Summary of Citizen Security in Latin America

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Citizen Security in Latin America summary

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When it comes to sheer numbers, US murder capitals such as St. Louis, Baltimore, Detroit and New Orleans pale in comparison to the killing fields of Latin America. Homicide statistics for cities in El Salvador, Mexico, Honduras and Brazil far surpass those of America’s most dangerous inner cities, Robert Muggah and Katherine Aguirre Tobón write in this think tank report. More than 2.5 million people have been murdered in Latin America since 2000 – and, considering rampant issues with underreporting of crime within the region, even that dizzying total might be low. The authors argue that the solutions aren’t harsher sentences or more prisons, however. Instead, Latin America needs to embark on a common-sense strategy of citizen security, allocating resources to high-crime neighborhoods and finding ways to keep young men in school or in a job. Their suggestions aren’t groundbreaking, but given the staggering scope of Latin America’s crime epidemic, a change in approach seems necessary. getAbstract recommends this report to readers seeking insight into Latin America’s stubbornly high crime rates.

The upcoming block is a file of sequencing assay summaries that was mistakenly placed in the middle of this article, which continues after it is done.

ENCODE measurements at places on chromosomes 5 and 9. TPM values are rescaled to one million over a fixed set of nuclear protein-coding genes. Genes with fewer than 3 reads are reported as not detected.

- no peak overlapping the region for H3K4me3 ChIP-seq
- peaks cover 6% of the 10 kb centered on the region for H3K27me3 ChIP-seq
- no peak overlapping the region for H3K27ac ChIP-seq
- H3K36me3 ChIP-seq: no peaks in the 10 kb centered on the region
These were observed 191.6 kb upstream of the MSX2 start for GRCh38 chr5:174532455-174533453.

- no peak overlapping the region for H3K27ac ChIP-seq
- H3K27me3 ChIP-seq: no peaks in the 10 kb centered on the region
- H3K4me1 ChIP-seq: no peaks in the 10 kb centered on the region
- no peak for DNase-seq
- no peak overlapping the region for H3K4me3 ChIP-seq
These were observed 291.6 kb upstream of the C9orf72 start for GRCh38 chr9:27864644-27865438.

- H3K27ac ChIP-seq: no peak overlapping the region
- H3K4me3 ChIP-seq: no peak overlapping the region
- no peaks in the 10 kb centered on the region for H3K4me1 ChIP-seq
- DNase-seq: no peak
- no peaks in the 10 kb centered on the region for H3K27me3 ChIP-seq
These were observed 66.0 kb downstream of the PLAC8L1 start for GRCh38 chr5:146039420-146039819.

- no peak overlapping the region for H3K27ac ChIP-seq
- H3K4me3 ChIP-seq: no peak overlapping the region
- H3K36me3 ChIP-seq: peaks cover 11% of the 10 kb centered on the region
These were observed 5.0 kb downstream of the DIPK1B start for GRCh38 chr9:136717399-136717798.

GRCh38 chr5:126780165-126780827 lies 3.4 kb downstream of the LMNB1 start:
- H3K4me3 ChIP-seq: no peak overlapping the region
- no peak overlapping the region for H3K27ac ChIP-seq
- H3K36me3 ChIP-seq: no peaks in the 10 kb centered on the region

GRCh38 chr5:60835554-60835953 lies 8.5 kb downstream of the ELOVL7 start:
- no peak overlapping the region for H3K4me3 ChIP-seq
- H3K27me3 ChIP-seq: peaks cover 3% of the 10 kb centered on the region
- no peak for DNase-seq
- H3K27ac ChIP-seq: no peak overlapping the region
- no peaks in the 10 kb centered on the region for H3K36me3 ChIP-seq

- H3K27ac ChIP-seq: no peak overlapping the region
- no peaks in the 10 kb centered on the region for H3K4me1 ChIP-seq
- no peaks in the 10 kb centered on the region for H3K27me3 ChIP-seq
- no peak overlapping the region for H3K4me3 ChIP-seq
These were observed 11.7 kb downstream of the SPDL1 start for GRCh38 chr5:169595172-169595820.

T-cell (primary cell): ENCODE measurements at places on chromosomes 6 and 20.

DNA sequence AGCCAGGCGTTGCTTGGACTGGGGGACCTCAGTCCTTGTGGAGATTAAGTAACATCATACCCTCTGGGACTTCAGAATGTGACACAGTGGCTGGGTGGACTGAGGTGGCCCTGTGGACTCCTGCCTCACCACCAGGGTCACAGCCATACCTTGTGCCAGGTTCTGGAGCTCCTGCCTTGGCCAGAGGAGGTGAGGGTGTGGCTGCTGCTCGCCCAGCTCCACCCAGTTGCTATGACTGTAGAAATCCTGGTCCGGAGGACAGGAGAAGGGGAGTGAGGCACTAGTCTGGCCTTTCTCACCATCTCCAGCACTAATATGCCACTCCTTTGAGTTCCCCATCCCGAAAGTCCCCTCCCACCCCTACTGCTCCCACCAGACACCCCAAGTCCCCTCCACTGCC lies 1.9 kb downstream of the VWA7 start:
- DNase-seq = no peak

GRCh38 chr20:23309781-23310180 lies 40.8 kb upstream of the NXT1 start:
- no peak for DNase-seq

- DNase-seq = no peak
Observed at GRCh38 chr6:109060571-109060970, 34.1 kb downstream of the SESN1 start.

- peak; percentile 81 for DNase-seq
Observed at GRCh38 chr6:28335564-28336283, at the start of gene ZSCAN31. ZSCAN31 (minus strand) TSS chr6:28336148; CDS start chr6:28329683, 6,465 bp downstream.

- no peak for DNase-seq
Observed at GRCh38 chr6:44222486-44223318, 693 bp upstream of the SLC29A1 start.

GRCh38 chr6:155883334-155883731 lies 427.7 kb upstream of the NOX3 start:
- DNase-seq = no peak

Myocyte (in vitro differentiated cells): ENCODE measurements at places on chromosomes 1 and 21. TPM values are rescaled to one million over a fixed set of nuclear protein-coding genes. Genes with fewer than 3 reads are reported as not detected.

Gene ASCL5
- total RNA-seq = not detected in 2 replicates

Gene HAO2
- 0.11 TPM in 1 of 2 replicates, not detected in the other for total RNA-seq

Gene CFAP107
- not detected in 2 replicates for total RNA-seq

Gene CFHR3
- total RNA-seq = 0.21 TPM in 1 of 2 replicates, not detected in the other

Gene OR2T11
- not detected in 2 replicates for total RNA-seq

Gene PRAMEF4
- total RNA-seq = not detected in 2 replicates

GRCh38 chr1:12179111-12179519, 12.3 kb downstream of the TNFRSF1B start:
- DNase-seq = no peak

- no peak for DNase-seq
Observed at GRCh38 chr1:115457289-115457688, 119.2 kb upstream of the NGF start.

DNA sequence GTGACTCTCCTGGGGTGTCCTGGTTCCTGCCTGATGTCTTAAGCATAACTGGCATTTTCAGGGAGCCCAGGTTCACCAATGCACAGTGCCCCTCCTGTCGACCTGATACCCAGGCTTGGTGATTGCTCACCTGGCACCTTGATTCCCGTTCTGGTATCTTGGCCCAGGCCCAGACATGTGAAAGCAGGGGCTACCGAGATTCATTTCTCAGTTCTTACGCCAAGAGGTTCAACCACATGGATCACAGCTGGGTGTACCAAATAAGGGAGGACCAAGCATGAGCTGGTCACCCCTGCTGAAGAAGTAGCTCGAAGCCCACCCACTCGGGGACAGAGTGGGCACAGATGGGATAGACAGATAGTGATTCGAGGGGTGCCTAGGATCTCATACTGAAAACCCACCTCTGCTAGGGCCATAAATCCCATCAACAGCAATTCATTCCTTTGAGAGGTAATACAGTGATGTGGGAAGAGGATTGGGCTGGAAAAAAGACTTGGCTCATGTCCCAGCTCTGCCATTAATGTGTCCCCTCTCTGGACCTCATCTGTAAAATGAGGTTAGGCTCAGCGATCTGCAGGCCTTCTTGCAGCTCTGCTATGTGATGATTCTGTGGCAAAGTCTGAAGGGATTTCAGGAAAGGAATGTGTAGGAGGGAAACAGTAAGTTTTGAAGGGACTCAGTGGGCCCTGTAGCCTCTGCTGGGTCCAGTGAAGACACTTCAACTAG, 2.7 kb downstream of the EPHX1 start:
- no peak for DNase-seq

About the Authors

Robert Muggah is co-founder of the Igarapé Institute and a specialist in cities, security, migration and new technologies. Katherine Aguirre Tobón is a faculty member at Institute Igarapé. She specializes in violence and citizen security.


A Murder Epidemic 

The crime statistics from Latin America and the Caribbean are staggering. The region accounts for just 8% of the global population, yet it’s responsible for fully 33% of murders, worldwide. More than 2.5 million Latin Americans have died by intentional homicide since 2000. And Latin America’s murder rate of 21.5 victims per 100,000 people in 2012 was three times the global average. From Mexico to South America, Latin Americans routinely name violent crime as one of their main worries.

In many ways, Latin America’s crime wave defies easy explanation. Overall, prosperity has improved markedly in the region during recent years. Some 80 million Latin Americans moved out of poverty from 2003 to 2012, income inequality grew less severe and the middle class expanded. Yet violence also continued to rise – undercutting the common assumption that there is always a clear correlation between overall economic prosperity and violent crime. The World Bank notes that murder rates often increase as incomes rise, then decline once a nation achieves higher levels of per capita income.

Violence by the Numbers

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